Intelligence is no longer the main predictor of success. While IQ still carries a lot of weight, personality traits play a much bigger role.
According to a 2016 research paper from the Proceedings of the National Academy of Sciences, grades and achievement tests capture personality traits that are generally more predictive than IQ for several important life outcomes, like income and self-reported life satisfaction.
Personality is also considered by employers. They use behavioral assessments and personality tests to prioritize candidates and predict if their behavior is a good fit.
Even college admissions professionals are looking at a candidate’s personality. In fact, KudosWall conducted a survey of 500 academic admissions professionals between November 13 and November 28, 2017. The research found that 86 percent say an applicant’s personality and character skills assessments play a big role in the admissions process.
There is good news: while there is no evidence suggesting you can change your personality, there is anecdotal evidence that shows you can change how you behave. For example, people who are dissatisfied with their friendships tend to put themselves in situations where they can increase in extroversion.
There is no right or wrong personality type, but there are personality traits and character skills that are beneficial. Here’s a look at some of the traits and skills that influence performance in personal and professional development.
Self-Discipline Yields a Healthy Body and Mind
Your level of self-discipline determines your ability to achieve goals. When you’re disciplined, you’re able to control feelings, overcome weaknesses, and pursue goals despite temptations that can hold you back.
People with high levels of self-discipline are better at sticking to healthy habits, like eating right and exercising. If this personality trait isn’t natural, you can start making changes to develop it.
Look at areas in your life in which you want to make improvements, such as your career, nutrition, social needs, fitness, and more. Determine your big ‘why’ for each goal. When you have a reason bigger than yourself, like living longer or feeling more fulfilled in your work, your motivation will be consistent.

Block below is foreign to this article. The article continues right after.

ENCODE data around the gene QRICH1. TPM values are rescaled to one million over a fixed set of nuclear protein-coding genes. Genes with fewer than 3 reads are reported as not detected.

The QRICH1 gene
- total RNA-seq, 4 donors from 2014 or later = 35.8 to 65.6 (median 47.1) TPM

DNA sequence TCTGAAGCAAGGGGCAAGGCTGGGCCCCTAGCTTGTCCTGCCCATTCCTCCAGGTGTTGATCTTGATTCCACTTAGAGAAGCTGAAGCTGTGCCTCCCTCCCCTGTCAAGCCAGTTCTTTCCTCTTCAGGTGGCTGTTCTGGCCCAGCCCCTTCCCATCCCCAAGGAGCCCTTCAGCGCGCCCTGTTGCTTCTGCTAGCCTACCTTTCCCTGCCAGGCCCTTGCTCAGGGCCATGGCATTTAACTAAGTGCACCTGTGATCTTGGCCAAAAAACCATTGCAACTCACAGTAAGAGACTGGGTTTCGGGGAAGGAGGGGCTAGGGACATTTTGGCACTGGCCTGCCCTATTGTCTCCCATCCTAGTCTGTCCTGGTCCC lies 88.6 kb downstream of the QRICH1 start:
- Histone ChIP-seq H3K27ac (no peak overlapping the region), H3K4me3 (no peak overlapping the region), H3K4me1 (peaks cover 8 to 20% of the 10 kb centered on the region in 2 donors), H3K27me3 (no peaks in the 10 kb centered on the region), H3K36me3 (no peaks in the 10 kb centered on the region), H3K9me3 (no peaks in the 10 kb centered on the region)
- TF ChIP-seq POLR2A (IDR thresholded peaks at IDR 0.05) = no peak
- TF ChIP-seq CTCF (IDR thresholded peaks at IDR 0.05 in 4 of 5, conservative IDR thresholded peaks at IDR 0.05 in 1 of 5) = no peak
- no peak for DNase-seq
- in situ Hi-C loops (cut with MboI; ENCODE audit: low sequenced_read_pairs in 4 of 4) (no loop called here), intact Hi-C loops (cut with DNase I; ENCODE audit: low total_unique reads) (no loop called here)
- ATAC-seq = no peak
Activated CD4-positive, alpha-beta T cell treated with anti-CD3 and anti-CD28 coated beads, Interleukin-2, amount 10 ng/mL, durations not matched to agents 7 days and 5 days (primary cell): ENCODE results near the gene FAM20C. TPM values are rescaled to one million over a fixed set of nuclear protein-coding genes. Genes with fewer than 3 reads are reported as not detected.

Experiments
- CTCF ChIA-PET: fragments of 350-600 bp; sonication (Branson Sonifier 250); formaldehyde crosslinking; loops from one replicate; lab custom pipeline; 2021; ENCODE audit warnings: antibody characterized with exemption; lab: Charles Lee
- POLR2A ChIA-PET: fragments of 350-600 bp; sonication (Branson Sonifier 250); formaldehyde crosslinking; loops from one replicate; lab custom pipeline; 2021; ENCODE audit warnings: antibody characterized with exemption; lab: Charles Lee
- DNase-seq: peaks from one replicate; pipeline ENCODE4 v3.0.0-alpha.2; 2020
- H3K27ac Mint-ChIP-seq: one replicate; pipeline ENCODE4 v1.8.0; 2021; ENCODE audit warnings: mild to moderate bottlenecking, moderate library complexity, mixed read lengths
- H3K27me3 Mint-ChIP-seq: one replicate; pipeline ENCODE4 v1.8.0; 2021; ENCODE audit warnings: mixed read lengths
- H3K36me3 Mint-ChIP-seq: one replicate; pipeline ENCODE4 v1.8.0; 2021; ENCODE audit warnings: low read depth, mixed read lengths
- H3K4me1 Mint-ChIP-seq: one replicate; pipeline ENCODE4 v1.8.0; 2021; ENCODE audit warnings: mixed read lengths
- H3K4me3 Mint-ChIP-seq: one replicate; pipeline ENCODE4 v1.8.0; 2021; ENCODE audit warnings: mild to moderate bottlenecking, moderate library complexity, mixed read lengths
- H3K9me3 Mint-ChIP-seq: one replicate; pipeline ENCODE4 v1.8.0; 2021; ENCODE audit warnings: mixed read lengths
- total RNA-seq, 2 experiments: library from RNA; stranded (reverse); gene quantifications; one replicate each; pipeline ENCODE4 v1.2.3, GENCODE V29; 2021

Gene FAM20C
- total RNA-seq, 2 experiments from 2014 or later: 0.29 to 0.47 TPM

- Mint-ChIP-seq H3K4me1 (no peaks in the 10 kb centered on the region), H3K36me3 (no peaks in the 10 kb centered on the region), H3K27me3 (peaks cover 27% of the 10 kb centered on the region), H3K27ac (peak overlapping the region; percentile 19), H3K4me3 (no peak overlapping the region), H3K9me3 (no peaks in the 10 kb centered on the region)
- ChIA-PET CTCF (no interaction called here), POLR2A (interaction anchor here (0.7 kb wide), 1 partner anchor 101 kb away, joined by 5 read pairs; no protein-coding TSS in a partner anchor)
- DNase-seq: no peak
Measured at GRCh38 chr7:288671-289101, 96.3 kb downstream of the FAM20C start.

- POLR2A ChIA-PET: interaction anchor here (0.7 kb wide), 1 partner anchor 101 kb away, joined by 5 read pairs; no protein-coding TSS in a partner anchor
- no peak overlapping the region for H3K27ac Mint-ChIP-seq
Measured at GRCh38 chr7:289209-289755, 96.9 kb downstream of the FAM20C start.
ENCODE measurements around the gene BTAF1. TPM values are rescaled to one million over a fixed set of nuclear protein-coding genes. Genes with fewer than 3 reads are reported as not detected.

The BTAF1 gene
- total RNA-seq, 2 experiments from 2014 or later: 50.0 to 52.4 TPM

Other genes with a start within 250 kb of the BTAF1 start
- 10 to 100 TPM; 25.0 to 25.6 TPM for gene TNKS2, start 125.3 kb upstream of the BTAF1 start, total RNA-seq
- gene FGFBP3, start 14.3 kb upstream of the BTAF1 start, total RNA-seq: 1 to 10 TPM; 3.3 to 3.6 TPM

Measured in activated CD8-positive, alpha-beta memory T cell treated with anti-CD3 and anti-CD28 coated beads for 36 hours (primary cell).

Then, create an action plan that includes specific goals and track your progress. If you’re working on meeting your social needs, start with action (attending one meetup per week), track your progress (number of meetups attended), and reflect on the outcome (mood changes and the feeling of social needs being met). As you make progress, you’ll learn how to stay on course with goal-driven approaches.
Organizational Skills Hone Your Vision
When you think of highly organized professionals, you imagine meticulously clean work spaces and detailed planners. They have color-coded calendars and are fully engaged in their work.
This skill set falls under the big five personality type called conscientiousness. Those with this personality trait are typically considered reliable and dependable. They stand out because they’re directed by what matters most to them. They’re not scrolling social media when they should be preparing for a meeting. They follow a routine that helps them see their priorities and work on them first.
Build these organizational skills by focusing on one day at a time. Start by using checklists during your work day. Then, learn how to prioritize your daily tasks. Give yourself 15 minutes at the beginning of the day to schedule your time, then use 15 minutes at the end of the day to plan for tomorrow.
Optimism is Positivity in Action
If you see the glass as half-empty, you’re going to struggle with facing challenges and overcoming setbacks in your personal and professional life. Optimism – the other side of the coin – is your ability to feel hopeful and confident about your future. This positive outlook is often harder to come by. However, it can actually be programmed with consistent practice.
Start developing optimism by practicing mindfulness. For example, start meditating, mindful walking, and consider enrolling in a mindfulness training program. When you cultivate a present mind, you’re able to allow negative thought patterns to come and go. In other words, you’re training yourself to regulate your emotions, both good and bad.
Combine this practice with visualization. Some of the best athletes in the world use visualization tactics to get into the right mindset. When you visualize a successful presentation or earning a big client deal, you feel more confident in your future.